I first marched in a Pride Day Parade in Hollywood, 1974. It was called The Christopher Street West Pride Parade in those days.
In 1972, Gay Pride had coincided with me getting SRS and in 1973, I had just gotten my nose and chin worked on.
In 1974, I was in LA. I had started doing photography and was documenting the lives of some of my transsexual and transgender girl friends.
I had come out as bisexual/lesbian and I found myself in the Shane like (The L-Word) position of being all these girl’s lesbian experience.
I had partied the night before with one of my transgender friends and a straight couple who were involved with the RCP (Revolutionary Communist Party). In the interests of promoting greater understanding of LGBT/T people he slept with my friend and I slept with his wife.
The next day we went to the parade. I could feel the distance forming between some of my transgender sisters and myself. When I had moved to LA I had rented an apartment near Sunset and Fairfax and not in the area where they lived and worked.
I partied at Rodney Bingenheimers, Starwood, The Whiskey, the Roxy and upstairs at the Rainbow. I only occasionally went to the one remaining trannie bar, Dupars up on Ivar north of Hollywood Blvd.
But I was into the spirit of the day.
The parade in those days was far less commercial and far more political.
All the West Coast Movement leaders were there. Troy Perry, Morris Kight, Harry Hay and Jim Kepner.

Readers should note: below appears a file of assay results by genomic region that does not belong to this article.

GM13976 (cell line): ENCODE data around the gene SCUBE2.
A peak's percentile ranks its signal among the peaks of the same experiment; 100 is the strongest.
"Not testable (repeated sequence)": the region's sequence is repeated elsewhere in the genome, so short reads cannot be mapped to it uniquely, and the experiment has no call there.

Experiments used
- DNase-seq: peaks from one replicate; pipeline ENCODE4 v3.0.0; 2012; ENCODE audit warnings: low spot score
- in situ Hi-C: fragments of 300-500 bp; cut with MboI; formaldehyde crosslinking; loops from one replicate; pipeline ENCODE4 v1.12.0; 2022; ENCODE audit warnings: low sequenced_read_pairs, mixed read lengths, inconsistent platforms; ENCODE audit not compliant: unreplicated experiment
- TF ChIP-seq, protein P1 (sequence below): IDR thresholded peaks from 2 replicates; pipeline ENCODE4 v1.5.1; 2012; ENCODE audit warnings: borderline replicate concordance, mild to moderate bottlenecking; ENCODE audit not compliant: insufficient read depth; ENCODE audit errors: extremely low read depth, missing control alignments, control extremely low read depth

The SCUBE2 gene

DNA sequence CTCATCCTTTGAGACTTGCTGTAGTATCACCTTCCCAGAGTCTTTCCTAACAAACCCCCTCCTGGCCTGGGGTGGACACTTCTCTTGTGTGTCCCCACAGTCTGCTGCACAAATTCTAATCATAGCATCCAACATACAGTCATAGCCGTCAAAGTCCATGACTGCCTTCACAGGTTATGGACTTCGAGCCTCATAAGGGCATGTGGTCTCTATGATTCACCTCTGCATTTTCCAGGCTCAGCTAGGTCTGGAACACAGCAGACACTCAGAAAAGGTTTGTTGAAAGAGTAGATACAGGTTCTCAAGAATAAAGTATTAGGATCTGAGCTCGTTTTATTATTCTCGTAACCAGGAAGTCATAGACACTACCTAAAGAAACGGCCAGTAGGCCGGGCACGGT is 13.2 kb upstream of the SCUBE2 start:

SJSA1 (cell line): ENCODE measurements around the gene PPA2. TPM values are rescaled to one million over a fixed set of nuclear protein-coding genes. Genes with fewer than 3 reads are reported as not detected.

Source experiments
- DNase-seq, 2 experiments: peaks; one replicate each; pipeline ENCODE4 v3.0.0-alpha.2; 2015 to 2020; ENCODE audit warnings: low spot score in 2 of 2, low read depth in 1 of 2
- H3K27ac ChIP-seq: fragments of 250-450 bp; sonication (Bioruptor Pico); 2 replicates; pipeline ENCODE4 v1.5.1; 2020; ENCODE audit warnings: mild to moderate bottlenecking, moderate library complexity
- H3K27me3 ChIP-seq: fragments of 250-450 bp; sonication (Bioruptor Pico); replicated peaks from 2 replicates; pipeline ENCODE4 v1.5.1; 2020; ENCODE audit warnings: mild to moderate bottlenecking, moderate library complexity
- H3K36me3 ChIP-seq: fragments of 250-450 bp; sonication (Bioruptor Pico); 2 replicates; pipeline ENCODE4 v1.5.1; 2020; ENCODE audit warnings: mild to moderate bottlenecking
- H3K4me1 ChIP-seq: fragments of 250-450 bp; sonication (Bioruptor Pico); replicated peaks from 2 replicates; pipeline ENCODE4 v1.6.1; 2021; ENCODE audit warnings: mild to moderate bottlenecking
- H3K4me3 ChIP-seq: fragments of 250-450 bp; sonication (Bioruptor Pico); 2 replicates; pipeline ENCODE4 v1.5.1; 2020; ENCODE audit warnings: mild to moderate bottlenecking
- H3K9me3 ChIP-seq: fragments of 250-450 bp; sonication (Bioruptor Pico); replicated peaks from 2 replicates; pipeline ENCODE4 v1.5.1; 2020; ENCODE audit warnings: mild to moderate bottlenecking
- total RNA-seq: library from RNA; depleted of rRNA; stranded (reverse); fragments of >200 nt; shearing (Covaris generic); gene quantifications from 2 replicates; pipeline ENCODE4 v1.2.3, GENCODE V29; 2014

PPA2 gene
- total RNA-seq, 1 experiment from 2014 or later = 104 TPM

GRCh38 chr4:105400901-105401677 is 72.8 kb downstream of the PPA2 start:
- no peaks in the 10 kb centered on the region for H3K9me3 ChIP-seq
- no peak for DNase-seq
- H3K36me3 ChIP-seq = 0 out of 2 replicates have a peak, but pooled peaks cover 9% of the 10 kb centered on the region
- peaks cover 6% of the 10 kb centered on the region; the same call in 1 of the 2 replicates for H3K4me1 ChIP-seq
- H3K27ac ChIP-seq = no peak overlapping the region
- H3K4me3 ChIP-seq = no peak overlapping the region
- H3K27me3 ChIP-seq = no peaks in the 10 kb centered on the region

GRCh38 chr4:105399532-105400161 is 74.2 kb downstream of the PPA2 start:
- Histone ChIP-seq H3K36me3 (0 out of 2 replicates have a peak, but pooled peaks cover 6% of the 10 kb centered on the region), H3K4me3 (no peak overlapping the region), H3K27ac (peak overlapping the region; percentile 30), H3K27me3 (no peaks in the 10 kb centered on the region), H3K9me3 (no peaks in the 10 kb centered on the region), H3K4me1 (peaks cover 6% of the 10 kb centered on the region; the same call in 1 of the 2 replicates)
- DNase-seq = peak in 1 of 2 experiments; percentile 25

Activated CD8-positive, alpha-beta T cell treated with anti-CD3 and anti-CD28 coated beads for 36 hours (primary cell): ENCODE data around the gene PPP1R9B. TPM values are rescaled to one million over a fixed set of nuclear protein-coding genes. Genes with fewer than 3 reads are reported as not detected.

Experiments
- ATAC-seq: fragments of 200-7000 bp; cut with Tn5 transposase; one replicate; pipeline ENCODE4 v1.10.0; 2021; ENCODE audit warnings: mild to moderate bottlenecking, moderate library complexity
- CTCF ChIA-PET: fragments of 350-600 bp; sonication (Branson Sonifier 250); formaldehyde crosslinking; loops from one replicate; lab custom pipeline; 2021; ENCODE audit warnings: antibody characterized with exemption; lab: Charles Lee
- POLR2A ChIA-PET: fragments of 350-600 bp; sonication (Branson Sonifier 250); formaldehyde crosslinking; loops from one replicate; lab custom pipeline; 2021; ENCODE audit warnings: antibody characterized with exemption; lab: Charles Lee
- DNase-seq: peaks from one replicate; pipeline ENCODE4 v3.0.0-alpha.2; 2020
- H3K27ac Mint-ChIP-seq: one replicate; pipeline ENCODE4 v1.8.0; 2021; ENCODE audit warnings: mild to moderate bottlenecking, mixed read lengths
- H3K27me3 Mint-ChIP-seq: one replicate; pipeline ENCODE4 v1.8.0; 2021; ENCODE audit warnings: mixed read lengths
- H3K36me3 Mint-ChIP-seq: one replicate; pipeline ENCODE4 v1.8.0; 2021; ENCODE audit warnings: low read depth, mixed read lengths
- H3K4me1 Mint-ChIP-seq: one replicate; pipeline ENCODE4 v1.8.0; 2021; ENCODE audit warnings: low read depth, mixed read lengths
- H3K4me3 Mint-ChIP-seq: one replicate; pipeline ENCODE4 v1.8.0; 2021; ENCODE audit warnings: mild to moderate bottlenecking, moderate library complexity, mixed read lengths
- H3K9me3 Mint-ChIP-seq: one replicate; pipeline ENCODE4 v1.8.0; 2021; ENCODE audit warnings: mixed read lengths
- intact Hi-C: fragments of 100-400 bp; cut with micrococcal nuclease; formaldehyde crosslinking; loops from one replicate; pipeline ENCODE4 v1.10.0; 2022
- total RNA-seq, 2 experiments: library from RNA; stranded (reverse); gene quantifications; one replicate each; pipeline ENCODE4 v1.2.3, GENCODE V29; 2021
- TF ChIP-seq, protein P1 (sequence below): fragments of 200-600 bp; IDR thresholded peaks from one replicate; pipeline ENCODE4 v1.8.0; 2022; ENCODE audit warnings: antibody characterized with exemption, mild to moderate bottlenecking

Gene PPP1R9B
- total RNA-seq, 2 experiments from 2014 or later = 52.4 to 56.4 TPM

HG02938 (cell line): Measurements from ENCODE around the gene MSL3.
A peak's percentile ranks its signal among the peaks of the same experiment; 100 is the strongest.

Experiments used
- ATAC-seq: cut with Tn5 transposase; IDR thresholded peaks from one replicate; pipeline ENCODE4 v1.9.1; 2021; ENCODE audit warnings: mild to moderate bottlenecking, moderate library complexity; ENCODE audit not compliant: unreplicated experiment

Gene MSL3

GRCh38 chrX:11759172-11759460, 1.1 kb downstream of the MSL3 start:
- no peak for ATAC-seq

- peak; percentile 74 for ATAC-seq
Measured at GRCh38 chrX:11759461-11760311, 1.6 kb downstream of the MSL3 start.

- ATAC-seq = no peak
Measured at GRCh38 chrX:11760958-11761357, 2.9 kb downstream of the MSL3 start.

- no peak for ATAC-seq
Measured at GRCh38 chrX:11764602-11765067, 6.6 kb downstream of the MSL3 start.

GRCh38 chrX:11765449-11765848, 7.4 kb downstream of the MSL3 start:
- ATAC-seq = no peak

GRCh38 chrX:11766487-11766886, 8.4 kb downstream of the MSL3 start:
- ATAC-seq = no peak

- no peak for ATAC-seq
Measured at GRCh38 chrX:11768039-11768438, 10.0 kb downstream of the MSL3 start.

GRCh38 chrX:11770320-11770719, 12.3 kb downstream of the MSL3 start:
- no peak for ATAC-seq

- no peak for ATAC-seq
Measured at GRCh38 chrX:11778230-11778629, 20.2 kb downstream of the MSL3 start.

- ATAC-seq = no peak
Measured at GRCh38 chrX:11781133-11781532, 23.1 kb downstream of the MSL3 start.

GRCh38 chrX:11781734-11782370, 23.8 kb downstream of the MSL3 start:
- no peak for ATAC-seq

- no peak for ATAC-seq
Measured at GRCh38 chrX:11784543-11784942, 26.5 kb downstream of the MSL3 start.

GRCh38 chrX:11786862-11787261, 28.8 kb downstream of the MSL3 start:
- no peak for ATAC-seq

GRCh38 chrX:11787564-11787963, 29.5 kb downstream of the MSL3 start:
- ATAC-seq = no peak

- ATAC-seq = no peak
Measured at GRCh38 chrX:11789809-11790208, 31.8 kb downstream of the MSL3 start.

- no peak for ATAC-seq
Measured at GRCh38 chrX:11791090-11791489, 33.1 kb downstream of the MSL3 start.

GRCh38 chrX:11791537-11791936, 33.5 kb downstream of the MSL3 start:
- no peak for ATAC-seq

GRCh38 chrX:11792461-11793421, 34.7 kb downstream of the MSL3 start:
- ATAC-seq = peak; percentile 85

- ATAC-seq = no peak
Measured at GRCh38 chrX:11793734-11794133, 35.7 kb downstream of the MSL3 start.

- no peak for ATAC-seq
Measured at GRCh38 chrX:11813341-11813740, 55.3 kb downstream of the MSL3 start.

I was recognized from some of the conferences I had attended and I believe it was Jim asked me to say a few words since I had co-run the NTCU and he knew me. I said I din’t know what to say.
Damian, husband of the RCP couple said I should say something about how all the bars were segregated and how they wouldn’t let transsexuals and queens in to gay bars. I said something about them not letting black guys in either without demanding the same 3 or 4 pieces of ID.
I got up on the platform, took the mike and said, “It’s really beautiful to see us all here today. Gay men, lesbians, trannies, black, brown, white. All marching together, all gathered here together. It make’s me really happy.
But I know when Gay Day is over we will all go back to our own bars like this togetherness had never occurred. Trannies will still be excluded from the West Hollywood clubs and so will lesbians as well as blacks and Latinos.
Wouldn’t it be wonderful if every day was like gay pride day and we could all party in the same places rather than all of us going our own separate ways.”
It may not have been the worlds best speech. I prepared it while waiting to speak but the sentiment was good.
Unfortunately we are still working on the getting along together part.